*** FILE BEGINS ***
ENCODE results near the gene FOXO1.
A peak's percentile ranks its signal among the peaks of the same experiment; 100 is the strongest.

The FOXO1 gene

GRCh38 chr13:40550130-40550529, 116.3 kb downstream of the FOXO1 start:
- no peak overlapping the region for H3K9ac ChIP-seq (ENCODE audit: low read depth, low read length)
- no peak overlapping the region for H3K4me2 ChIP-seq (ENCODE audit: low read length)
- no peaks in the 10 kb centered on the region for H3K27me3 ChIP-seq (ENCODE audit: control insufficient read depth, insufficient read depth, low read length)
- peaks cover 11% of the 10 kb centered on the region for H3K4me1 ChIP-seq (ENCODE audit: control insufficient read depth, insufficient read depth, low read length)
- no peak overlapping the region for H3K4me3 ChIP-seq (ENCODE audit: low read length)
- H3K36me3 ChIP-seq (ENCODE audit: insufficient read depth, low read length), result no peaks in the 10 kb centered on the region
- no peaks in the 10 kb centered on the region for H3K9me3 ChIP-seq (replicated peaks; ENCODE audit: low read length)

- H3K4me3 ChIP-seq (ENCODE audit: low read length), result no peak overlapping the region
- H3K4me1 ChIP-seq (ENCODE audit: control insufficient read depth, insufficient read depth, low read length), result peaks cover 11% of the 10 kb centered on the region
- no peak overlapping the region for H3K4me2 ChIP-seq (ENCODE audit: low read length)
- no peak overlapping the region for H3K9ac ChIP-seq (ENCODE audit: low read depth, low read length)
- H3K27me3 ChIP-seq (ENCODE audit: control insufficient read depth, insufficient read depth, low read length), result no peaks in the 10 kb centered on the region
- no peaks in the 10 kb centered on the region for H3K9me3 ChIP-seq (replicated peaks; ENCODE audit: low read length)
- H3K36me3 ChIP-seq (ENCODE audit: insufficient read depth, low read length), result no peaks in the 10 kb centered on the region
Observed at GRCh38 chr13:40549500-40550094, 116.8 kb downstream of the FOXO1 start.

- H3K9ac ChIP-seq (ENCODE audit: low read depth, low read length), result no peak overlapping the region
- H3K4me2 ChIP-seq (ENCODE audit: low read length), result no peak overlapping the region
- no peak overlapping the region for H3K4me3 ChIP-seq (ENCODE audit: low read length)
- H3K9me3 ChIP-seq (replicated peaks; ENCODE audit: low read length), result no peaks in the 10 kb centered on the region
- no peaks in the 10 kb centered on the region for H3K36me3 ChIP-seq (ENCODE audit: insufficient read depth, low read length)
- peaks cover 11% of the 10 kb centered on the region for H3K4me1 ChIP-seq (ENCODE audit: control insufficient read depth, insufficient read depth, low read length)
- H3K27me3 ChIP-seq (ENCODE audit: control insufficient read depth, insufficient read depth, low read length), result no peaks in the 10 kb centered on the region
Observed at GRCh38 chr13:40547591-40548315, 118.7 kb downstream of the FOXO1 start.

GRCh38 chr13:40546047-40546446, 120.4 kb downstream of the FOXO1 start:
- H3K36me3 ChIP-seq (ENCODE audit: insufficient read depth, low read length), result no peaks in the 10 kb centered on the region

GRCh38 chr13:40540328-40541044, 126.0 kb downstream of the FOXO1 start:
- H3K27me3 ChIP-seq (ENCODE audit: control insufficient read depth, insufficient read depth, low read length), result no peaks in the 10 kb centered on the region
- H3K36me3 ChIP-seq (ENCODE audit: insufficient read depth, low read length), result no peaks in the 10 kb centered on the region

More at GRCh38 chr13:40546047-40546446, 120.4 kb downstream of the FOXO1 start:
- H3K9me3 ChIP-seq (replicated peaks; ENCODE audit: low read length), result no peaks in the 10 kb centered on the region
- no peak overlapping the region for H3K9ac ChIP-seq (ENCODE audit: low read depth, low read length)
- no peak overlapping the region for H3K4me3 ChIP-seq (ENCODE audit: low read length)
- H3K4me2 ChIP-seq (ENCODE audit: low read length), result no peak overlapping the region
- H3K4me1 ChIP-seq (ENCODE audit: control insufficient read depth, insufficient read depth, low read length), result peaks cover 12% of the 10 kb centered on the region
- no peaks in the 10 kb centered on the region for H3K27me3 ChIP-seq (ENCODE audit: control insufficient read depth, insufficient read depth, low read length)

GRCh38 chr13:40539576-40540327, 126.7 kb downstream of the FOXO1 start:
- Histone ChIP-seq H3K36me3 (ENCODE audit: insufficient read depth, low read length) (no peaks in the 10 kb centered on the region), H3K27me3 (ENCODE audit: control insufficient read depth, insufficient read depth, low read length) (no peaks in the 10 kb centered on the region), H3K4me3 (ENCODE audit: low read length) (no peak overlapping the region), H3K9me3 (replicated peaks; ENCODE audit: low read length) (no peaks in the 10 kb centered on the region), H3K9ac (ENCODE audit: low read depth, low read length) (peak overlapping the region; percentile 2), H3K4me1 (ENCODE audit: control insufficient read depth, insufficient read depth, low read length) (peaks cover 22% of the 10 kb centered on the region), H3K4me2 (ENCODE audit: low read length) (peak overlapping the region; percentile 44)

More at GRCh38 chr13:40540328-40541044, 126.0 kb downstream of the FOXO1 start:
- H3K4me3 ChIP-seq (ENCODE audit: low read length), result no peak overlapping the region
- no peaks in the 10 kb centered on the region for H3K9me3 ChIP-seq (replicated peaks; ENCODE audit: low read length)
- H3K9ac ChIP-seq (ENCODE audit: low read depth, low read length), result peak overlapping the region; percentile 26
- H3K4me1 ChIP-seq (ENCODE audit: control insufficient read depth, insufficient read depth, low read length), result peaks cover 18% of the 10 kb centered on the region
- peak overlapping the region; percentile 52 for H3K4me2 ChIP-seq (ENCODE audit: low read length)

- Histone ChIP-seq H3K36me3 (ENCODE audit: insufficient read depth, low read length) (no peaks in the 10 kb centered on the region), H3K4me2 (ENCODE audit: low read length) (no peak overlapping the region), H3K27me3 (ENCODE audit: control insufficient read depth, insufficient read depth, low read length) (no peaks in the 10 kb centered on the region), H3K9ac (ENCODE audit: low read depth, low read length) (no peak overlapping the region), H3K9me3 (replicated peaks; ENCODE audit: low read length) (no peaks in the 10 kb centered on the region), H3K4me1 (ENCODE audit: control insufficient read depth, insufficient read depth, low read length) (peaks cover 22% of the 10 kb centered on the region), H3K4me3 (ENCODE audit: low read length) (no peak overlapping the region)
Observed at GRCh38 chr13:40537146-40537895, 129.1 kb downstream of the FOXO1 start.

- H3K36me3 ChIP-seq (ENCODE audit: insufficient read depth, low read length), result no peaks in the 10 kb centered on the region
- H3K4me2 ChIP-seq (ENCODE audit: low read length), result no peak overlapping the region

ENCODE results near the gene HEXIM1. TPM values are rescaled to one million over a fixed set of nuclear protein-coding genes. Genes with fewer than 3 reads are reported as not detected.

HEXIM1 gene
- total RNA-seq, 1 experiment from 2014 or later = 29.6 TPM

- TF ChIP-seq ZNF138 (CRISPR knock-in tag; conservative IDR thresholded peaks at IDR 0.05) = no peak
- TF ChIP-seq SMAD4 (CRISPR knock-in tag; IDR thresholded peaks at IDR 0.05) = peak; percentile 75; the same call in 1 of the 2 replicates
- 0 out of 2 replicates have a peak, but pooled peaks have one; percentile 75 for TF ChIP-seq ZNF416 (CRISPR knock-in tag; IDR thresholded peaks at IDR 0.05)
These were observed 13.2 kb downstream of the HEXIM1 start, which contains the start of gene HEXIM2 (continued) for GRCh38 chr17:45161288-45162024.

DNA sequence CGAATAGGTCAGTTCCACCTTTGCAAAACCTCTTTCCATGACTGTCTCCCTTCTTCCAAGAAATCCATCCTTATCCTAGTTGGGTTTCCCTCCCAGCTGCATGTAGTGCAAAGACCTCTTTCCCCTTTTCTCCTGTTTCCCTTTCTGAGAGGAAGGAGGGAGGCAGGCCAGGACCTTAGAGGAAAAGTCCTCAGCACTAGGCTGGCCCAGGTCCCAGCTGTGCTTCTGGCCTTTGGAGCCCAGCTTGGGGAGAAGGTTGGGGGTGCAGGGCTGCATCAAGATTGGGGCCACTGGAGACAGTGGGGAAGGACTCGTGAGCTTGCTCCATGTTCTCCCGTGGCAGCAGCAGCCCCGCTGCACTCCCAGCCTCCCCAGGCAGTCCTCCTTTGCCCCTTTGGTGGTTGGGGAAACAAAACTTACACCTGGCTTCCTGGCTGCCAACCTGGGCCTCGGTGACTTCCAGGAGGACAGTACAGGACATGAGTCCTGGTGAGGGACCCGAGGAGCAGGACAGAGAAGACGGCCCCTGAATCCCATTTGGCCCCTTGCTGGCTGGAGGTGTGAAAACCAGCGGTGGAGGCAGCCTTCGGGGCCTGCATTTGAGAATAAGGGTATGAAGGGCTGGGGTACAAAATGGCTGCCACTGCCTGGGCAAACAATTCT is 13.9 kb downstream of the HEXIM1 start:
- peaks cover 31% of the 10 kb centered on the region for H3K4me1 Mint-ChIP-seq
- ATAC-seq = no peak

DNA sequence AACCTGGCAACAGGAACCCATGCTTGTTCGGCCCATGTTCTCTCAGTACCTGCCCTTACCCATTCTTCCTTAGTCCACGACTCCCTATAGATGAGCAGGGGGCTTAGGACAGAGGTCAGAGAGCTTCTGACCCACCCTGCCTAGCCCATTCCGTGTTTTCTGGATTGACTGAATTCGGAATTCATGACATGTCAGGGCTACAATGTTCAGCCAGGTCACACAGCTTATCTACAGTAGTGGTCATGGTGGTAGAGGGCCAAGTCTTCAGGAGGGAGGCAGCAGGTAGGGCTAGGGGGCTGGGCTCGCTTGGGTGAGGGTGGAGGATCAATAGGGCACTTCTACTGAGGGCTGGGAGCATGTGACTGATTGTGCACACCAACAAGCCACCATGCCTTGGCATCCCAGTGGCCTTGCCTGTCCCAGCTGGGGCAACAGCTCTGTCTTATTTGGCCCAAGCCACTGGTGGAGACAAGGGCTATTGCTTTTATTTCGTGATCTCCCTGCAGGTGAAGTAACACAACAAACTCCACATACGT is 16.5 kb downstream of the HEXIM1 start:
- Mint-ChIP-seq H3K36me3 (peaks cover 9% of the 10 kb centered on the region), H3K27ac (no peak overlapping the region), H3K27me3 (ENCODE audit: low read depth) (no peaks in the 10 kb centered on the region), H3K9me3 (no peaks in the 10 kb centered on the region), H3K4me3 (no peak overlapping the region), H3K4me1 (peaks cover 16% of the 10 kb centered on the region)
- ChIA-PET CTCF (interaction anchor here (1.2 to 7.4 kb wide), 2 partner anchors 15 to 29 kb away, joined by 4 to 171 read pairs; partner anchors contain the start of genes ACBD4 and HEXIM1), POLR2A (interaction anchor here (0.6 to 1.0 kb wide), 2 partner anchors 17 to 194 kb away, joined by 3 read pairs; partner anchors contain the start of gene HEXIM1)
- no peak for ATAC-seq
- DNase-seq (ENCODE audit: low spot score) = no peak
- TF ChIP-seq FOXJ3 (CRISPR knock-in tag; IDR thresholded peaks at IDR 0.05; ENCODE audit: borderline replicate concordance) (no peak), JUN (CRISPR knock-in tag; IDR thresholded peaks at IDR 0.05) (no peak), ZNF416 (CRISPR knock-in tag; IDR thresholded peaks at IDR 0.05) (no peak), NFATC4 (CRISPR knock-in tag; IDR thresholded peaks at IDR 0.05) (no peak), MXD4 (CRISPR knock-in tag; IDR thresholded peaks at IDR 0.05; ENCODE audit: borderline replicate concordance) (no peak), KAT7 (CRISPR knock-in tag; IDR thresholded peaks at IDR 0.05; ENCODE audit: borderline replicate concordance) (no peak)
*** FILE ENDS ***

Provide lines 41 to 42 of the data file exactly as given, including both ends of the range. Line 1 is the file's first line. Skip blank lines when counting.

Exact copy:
- Histone ChIP-seq H3K36me3 (ENCODE audit: insufficient read depth, low read length) (no peaks in the 10 kb centered on the region), H3K27me3 (ENCODE audit: control insufficient read depth, insufficient read depth, low read length) (no peaks in the 10 kb centered on the region), H3K4me3 (ENCODE audit: low read length) (no peak overlapping the region), H3K9me3 (replicated peaks; ENCODE audit: low read length) (no peaks in the 10 kb centered on the region), H3K9ac (ENCODE audit: low read depth, low read length) (peak overlapping the region; percentile 2), H3K4me1 (ENCODE audit: control insufficient read depth, insufficient read depth, low read length) (peaks cover 22% of the 10 kb centered on the region), H3K4me2 (ENCODE audit: low read length) (peak overlapping the region; percentile 44)

More at GRCh38 chr13:40540328-40541044, 126.0 kb downstream of the FOXO1 start: